May 02, 2013

He's home

Silverio Hernandez Laroza, retired Elementary School Principal and Councilor of Galamay-Amo, San Jose, Batangas, passed away on Wednesday, March 27, 2013, due to heart attack. He was 64 years old.

Fondly called Ver or Biyo by his friends, family and relatives, Dad began his teaching career in Manila before spending most of his years as an educator in Aklan. 

If anyone thought the Akeanon language is difficult to learn, Dad learned it in less than two years. Not bad, huh?

He returned to his hometown after retiring from the teaching profession, and was elected Councilor in 2010. He left behind a legacy of hard work and camaraderie among his colleagues and community.
He was laid to rest at the Saint Joseph Catholic Cemetery on April 3, 2013, after a mass held at
Saint Joseph Cathedral, San Jose, Batangas.

We love you, Dad. God bless and rest in peace.
This was, more or less, how I announced Dad's passing in fezbuk. It felt like I was writing for the office.

There's so much more to say about Dad, only I don't know where to start.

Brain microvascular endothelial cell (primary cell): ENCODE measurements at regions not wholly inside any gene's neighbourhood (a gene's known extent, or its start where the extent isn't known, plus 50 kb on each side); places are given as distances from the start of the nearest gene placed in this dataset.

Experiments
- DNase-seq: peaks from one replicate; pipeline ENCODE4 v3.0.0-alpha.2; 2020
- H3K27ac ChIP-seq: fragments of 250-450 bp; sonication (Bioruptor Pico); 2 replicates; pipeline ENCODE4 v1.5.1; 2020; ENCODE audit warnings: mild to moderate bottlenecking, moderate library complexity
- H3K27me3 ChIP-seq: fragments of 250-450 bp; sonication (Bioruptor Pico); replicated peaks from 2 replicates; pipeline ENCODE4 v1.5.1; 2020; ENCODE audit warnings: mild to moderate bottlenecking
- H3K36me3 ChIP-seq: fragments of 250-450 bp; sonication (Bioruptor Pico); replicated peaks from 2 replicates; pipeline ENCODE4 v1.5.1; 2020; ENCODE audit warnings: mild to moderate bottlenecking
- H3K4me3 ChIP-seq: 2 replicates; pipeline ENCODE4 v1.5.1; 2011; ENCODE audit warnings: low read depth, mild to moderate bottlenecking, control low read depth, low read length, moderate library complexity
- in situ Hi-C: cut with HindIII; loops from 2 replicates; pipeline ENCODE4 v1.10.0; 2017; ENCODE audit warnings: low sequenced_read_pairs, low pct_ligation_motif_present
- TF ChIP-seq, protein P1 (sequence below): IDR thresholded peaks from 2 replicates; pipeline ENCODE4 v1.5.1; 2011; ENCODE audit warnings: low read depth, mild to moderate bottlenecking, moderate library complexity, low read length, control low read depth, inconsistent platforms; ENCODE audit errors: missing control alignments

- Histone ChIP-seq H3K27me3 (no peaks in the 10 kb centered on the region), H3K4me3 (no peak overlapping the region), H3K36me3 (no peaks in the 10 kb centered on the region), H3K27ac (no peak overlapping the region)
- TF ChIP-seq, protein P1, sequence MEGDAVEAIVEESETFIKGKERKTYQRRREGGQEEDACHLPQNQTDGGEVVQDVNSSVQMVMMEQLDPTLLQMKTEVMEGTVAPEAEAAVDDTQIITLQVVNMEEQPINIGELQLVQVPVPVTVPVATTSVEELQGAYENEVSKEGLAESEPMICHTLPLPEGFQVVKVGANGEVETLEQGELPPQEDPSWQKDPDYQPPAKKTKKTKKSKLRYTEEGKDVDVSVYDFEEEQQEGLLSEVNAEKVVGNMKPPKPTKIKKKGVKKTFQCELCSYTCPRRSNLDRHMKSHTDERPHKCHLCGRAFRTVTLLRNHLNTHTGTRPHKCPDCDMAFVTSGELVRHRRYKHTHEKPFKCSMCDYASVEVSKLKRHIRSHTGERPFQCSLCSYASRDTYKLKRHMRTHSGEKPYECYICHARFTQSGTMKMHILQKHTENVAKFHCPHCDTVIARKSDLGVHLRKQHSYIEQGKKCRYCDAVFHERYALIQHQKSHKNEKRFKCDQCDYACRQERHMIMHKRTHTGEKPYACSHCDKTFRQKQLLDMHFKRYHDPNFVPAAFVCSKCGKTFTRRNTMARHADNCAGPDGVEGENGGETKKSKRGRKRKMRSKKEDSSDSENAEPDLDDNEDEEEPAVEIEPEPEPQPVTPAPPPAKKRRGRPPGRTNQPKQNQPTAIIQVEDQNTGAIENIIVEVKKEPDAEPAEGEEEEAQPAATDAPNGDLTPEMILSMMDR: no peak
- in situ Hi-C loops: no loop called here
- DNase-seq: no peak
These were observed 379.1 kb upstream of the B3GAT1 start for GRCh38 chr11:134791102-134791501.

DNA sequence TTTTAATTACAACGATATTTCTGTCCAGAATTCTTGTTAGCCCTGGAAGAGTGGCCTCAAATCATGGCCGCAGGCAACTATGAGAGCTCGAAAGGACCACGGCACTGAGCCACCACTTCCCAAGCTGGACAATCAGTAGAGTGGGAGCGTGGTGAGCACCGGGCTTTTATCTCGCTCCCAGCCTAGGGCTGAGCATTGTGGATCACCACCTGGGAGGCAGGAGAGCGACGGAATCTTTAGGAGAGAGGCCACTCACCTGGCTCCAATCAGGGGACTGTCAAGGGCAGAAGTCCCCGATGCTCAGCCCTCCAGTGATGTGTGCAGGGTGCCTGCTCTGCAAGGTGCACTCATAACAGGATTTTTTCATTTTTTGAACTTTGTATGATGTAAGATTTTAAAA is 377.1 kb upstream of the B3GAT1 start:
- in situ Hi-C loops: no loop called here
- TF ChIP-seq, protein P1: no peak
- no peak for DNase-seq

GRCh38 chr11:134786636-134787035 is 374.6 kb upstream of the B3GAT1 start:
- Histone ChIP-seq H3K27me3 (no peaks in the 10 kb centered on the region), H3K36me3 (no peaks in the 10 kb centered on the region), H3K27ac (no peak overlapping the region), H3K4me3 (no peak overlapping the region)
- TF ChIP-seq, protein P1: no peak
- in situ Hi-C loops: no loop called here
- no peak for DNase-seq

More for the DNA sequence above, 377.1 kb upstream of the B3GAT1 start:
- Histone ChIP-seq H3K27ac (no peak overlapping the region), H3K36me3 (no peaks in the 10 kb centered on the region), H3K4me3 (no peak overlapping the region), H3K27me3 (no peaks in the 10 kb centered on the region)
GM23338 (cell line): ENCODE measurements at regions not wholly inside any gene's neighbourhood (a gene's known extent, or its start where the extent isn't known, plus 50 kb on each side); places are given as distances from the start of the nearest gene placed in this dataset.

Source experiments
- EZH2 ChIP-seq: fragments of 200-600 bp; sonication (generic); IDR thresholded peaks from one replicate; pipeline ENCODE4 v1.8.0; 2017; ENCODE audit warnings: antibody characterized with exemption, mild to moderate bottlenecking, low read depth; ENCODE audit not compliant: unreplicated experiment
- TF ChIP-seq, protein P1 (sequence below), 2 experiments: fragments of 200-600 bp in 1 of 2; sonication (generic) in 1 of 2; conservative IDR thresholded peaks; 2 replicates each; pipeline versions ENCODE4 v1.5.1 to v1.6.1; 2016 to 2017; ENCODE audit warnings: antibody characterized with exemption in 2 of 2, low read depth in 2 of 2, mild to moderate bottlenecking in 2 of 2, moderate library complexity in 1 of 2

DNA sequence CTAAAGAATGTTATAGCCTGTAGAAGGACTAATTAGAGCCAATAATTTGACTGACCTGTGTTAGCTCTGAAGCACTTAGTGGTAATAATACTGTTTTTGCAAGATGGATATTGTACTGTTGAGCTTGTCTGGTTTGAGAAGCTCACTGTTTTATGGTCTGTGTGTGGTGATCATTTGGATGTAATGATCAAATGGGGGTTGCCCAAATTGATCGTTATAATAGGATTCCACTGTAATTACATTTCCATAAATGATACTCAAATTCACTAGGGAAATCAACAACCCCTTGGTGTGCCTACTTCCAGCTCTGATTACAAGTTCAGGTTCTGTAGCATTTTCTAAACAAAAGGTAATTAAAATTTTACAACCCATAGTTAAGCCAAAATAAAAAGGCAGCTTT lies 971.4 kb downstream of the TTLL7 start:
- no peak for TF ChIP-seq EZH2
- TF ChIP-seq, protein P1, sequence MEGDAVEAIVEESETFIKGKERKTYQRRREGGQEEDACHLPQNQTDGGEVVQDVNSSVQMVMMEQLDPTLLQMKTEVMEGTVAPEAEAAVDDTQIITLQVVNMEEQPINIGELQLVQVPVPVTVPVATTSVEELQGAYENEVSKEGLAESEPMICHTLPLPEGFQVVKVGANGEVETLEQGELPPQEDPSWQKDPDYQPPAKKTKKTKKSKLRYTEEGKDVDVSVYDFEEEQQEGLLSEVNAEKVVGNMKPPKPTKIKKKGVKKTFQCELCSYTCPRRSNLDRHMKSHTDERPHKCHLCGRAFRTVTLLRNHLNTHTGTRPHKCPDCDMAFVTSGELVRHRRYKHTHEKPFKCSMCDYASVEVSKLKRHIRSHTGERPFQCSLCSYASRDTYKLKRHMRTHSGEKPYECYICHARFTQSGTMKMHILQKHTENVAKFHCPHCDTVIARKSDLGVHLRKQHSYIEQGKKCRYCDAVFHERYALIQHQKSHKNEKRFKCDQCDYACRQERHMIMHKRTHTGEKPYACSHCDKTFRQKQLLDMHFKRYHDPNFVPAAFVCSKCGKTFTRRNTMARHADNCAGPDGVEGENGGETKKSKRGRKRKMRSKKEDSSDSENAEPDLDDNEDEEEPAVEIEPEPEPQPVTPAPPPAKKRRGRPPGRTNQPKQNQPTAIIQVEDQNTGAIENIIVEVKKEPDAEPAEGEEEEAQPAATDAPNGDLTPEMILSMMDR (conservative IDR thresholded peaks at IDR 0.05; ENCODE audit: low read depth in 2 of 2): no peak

Maybe that's it. Start.

Dad has always been the pioneer in his family. He was the first among his clan to marry someone from the Visayas -- a very brave thing, considering the word Bisaya only meant two things among Batanguenos back in the 70s: a household help, or a sex worker. 

Well, Mami, armed with education and that never-say-die attitude, shattered every stereotype Dad's clan had about Visayans. But that's another story.

Truth be told, I only know Dad as a father. A very, very strict father. Imagine leather belts, hours of solitary confinement, clean-my-gun-while-you-entertain-your-suitor hospitality, and dagger-looks -- yeah, that kind of strict.

But there were tears in his eyes when a two-inch needle was being inserted to my vein for a blood transfusion when I was in highschool. I knew then that he loves all of us, his children, so dearly. He's just not good at showing it.

Joan and I were already in Batangas on that same evening of March 27. Only then did I know my Dad as someone else -- a friend and a public servant -- from the eyes of his many relatives and colleagues.

Listening to so many stories, I knew Dad's has fulfilled his dreams, and he went away peacefully and contented. There was no heaviness in my heart, and I never bothered hiding my eyes.

I only cried when I whispered my last goodbye, and laid the rose on his casket. It felt so sad thinking that we are leaving him behind in that lonely cemetery.

But... he's home.